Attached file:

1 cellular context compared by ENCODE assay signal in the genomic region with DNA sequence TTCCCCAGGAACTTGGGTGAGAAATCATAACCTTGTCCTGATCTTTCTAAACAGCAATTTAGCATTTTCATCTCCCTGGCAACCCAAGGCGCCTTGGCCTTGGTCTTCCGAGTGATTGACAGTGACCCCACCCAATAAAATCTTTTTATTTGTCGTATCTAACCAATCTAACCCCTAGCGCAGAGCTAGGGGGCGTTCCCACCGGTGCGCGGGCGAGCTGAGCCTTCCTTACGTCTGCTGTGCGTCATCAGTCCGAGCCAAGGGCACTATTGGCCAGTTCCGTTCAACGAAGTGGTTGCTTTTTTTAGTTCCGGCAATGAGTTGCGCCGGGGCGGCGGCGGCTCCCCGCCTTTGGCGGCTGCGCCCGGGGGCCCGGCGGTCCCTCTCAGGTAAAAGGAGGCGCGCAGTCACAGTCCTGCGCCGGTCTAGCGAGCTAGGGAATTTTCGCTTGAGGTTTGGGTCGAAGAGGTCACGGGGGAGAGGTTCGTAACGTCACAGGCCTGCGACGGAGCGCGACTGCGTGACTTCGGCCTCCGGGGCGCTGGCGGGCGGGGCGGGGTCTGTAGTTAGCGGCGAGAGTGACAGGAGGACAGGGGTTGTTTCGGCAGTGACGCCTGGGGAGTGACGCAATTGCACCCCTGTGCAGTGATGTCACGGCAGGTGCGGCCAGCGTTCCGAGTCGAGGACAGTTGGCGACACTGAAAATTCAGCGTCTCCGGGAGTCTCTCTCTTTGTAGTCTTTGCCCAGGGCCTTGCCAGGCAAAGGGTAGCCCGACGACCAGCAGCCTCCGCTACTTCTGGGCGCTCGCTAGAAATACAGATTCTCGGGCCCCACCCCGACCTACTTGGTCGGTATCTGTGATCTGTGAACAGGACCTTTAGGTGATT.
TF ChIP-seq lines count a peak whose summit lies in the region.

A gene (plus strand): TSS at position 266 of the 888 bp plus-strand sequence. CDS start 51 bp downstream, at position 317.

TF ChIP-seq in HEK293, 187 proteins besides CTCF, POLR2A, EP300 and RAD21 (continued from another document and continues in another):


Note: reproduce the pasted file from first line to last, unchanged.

1 cellular context compared by ENCODE assay signal in the genomic region with DNA sequence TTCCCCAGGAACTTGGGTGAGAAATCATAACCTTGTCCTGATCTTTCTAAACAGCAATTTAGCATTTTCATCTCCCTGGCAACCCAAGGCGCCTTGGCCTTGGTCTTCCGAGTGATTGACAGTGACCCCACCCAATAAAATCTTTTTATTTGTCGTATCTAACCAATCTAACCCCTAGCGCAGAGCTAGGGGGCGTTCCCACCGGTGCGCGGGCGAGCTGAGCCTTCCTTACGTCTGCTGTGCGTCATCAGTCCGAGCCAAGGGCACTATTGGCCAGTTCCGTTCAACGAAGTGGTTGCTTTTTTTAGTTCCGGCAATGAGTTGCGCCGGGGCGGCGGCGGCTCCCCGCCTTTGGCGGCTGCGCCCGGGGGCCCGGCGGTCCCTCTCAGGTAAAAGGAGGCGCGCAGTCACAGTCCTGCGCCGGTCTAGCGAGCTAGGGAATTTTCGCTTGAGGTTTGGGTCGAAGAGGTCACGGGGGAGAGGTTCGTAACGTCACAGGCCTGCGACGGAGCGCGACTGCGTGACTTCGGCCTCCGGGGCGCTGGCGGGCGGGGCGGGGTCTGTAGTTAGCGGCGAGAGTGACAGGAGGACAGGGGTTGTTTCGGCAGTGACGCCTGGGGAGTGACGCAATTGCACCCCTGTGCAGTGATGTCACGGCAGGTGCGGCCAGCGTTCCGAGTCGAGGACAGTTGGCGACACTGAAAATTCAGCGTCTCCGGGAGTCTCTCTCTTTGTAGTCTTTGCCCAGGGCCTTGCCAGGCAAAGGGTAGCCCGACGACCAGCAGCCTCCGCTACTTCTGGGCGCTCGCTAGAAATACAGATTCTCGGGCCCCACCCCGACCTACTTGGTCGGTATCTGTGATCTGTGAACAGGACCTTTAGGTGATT.
TF ChIP-seq lines count a peak whose summit lies in the region.

A gene (plus strand): TSS at position 266 of the 888 bp plus-strand sequence. CDS start 51 bp downstream, at position 317.

TF ChIP-seq in HEK293, 187 proteins besides CTCF, POLR2A, EP300 and RAD21 (continued from another document and continues in another):